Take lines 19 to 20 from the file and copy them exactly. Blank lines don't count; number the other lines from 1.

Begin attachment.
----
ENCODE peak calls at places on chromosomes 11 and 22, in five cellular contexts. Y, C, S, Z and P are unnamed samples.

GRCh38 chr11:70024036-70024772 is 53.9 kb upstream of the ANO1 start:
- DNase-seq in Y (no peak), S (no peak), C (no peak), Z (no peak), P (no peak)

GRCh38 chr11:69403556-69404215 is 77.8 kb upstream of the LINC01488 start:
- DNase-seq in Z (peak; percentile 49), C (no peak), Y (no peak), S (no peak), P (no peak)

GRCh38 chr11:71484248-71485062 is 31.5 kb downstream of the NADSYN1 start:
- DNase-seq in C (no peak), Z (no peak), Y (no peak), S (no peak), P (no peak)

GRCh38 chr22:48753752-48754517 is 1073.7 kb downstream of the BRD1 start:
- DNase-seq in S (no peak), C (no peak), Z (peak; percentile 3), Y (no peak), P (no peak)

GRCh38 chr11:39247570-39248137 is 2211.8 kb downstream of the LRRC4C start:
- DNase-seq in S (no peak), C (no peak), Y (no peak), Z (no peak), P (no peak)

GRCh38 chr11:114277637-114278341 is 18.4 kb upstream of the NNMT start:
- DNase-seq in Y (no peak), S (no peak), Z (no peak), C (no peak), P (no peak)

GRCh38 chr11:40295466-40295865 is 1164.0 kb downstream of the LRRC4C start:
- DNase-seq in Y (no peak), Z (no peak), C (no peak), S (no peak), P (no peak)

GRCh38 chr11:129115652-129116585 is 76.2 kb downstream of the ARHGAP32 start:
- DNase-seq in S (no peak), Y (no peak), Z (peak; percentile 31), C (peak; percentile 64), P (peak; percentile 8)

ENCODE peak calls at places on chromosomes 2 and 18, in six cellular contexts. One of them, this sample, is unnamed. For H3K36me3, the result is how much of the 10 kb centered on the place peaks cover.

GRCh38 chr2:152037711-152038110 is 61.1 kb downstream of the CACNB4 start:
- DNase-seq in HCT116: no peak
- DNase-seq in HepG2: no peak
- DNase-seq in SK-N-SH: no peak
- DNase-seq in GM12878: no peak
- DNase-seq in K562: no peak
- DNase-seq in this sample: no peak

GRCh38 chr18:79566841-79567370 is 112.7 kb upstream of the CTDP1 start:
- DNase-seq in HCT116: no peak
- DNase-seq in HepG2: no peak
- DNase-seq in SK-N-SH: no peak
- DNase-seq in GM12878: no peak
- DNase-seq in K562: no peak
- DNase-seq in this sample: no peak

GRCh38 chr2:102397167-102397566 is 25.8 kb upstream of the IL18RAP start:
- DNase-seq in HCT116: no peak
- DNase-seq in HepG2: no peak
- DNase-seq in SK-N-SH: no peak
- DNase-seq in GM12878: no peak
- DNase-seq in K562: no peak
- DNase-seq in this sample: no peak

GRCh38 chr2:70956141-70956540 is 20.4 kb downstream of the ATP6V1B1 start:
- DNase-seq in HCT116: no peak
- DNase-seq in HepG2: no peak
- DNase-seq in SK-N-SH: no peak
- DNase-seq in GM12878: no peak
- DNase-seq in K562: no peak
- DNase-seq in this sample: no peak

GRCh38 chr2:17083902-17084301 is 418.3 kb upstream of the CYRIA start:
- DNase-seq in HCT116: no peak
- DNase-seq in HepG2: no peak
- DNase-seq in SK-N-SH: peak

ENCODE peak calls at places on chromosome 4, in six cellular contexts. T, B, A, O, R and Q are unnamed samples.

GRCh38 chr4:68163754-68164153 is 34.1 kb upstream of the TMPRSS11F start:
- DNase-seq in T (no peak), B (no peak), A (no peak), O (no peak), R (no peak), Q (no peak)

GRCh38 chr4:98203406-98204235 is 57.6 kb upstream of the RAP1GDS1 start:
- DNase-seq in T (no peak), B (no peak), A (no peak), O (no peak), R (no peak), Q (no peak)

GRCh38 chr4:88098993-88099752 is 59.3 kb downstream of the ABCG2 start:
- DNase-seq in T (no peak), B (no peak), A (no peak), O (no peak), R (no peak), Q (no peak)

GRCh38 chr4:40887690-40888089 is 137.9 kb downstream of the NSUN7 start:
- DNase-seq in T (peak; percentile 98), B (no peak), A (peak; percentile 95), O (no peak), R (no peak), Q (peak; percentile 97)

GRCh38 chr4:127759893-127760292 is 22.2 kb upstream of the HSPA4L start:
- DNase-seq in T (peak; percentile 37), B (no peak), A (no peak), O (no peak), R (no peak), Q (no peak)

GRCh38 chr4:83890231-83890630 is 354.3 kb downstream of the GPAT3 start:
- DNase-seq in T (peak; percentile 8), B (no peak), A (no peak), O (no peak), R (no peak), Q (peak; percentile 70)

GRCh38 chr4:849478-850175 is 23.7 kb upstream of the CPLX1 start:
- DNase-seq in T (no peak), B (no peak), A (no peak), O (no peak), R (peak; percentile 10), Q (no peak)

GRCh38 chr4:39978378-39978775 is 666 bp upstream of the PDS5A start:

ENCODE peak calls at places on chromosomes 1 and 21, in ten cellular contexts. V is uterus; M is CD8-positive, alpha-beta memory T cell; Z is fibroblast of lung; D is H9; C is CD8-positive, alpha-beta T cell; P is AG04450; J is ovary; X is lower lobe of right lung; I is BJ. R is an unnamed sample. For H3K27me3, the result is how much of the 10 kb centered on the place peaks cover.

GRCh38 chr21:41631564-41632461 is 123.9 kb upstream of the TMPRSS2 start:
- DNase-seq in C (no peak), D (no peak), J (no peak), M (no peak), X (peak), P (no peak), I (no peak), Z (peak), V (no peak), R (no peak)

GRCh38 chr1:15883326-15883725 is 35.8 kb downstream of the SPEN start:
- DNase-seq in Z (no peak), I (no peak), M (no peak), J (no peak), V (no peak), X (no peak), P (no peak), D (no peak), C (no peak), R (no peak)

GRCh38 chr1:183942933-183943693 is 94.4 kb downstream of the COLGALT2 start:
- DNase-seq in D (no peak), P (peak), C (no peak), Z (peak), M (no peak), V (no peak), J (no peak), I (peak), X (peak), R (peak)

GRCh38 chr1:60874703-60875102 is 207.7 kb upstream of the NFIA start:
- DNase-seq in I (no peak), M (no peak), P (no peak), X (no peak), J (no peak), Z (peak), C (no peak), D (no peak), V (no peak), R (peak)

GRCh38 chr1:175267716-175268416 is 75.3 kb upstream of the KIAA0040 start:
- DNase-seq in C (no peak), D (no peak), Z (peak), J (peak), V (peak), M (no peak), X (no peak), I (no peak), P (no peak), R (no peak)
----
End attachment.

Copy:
GRCh38 chr2:152037711-152038110 is 61.1 kb downstream of the CACNB4 start:
- DNase-seq in HCT116: no peak